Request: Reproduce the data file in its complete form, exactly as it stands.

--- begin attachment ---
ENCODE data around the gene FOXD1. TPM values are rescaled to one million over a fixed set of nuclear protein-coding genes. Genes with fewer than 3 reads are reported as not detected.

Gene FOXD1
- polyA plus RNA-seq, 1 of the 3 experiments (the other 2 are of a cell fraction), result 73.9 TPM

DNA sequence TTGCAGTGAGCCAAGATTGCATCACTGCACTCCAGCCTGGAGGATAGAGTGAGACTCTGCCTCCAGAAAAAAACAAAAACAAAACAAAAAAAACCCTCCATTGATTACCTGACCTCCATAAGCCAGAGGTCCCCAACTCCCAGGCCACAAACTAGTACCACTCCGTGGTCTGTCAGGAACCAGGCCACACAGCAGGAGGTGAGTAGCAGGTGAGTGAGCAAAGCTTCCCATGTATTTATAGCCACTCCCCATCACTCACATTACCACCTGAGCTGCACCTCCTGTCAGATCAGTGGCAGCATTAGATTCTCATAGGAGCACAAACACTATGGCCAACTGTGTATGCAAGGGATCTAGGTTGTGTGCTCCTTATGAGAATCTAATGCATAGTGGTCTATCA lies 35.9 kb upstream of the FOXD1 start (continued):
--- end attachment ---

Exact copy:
ENCODE data around the gene FOXD1. TPM values are rescaled to one million over a fixed set of nuclear protein-coding genes. Genes with fewer than 3 reads are reported as not detected.

Gene FOXD1
- polyA plus RNA-seq, 1 of the 3 experiments (the other 2 are of a cell fraction), result 73.9 TPM

DNA sequence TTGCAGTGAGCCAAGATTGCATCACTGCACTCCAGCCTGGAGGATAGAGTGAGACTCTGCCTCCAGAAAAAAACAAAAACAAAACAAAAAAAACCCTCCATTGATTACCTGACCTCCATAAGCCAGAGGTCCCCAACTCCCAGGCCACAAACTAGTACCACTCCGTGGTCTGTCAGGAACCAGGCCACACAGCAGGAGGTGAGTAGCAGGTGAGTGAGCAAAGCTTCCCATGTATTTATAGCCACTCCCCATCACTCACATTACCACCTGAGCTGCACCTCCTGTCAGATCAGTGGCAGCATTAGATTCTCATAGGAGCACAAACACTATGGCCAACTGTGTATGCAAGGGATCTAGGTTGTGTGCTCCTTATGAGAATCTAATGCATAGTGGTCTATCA lies 35.9 kb upstream of the FOXD1 start (continued):